And the worst is yet to come, several times over. For our villain is a man driven by a repugnance for theodicy. “I learned long ago,” screams the shaggy-haired, sneaker-shod Luthor, “that if God is all-powerful he can’t be good, and if he’s good he can’t be all-powerful!” Wait, what’s this? A relevant ideological conflict? Why, yes — yes it is. For if you despise God, you will fight him. And not only him but anything that looks like him — anyone who cannot be coerced or cajoled to serve the will of Man, to serve your own will. In the depths of his industrialist father’s mahogany-paneled study, Luthor gestures at a massive painting. Winged angels, swords raised, driving demons down into the Pit. “That should be upside down,” he murmurs. “We know better now, don’t we? Devils don’t come from hell beneath us. They come from the sky.”
If this is all beginning to seem like a little bit more than your typical two-and-a-half hours of escapist entertainment, that’s because it is. This is the fulfillment of the promise of the superhero genre. It’s a story meta enough to acknowledge in its script that Superman is a “Jesus figure,” yet serious enough to actually weigh the implications of that statement. And speaking as someone sick at heart at the flippancy with which the Shrek generation deconstructs the classic sagas, I love this. This is what it means to infuse new life into decaying tropes. Not to subvert, but to affirm in the face of even greater challenges.
I haven’t even mentioned the film’s performances yet, because I didn’t notice any performances. The actors inhabit their characters, one and all. Not for an instant did I feel I was watching a charade. And this sense of total commitment permeates the production. The camera dives through heaven and then pauses, riveted, upon the tiniest detail, moving with a grace — a sheer confidence — that took my breath. This is a beautiful, an exquisite film, and Hans Zimmer’s near-continuous choral score elevates each successive moment to heights of mythic significance. It’s also beautifully scripted: screenwriter Chris Terrio, of Argo fame, lends his voice to that of David Goyer in crafting dialog that pops and simmers with subtextual heat, and often requires more than a few moments to process.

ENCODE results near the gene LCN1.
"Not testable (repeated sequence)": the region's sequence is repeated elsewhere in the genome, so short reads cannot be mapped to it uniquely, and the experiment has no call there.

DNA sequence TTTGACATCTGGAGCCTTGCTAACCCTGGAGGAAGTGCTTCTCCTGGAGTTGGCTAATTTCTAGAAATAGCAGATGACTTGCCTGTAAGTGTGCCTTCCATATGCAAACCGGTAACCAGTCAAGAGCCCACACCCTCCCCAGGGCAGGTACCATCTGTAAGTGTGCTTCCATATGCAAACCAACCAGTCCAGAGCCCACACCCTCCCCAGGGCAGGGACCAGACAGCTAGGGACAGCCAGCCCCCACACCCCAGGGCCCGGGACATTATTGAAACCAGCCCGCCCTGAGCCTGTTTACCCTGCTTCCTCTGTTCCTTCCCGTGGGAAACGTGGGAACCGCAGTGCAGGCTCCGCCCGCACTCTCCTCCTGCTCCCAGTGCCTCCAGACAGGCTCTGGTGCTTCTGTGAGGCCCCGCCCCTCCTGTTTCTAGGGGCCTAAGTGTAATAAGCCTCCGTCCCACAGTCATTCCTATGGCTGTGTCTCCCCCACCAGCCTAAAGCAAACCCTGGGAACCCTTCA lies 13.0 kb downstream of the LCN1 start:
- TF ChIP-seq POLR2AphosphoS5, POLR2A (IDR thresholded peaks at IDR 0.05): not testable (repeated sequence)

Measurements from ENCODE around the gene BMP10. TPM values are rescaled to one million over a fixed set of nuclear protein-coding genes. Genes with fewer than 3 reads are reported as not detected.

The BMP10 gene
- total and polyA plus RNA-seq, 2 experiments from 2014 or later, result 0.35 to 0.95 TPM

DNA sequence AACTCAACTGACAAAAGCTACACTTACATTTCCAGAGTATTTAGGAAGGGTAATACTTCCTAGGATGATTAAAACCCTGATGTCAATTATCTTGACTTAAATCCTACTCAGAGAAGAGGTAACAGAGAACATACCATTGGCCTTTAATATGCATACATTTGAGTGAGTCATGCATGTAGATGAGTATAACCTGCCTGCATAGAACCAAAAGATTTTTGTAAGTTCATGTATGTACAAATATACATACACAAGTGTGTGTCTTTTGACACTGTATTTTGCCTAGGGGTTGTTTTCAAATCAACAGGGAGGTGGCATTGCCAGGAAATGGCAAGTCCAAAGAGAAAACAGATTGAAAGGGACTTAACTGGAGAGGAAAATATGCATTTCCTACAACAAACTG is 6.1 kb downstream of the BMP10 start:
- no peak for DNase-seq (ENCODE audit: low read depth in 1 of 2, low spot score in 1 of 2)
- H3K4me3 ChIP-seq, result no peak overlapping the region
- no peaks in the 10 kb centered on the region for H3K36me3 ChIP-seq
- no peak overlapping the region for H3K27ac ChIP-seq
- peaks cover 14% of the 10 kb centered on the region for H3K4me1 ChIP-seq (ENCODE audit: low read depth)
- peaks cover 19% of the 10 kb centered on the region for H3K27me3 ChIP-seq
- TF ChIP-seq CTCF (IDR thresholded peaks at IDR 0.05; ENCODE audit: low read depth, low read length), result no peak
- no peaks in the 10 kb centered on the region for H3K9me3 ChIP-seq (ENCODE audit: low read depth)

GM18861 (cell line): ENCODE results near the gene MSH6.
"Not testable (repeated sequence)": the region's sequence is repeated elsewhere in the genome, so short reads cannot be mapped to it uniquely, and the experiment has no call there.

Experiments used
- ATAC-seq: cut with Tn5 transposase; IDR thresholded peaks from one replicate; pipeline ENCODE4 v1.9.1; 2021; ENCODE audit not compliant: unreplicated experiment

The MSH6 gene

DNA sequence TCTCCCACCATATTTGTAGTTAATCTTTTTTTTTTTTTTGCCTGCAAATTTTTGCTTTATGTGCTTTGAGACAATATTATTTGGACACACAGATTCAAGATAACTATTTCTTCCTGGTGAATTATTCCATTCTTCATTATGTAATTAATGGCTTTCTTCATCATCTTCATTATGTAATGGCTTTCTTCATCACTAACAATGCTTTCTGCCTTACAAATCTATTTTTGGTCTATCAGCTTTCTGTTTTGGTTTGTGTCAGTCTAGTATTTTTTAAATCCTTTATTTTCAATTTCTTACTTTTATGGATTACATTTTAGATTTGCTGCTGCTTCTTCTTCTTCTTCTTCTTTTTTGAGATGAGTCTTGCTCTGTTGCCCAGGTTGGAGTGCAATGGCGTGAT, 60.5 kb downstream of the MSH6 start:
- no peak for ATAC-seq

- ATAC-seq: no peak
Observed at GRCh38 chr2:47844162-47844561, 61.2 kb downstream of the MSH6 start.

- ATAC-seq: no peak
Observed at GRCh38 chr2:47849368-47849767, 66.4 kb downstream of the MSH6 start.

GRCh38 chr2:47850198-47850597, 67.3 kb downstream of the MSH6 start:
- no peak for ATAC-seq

There are a few hiccups in pacing, results of the obligatory shoehorning-in of various setup-scenes for the forthcoming Justice League ensemble film. As someone emotionally uninvested in characters I haven’t met yet, I experienced only vague annoyance during the revelation of non-plot-relevant information. But not distracting in the slightest was the note upon which the movie ended: a Lovecraftian portent of perils even darker than those we had yet seen. And so yes, I’m ready for more.
And you, Dear Reader … are you ready for Batman v Superman? Well, that depends. Do you love the superhero genre just the way it is? Do you think nothing about it needs to change? In that case, you may wish to recuse yourself from this film, and from the remainder of DC’s cinematic universe. Because Zack Snyder and company clearly weren’t satisfied with the status quo, and they’ve done something about it. Something deeply self-aware, and yet profoundly uncynical. A film that has meaning beyond the triumph of one spandexed posturer over another. A story that neither ignores the world as it is, nor pretends there’s nothing beyond it. A superhero theodicy.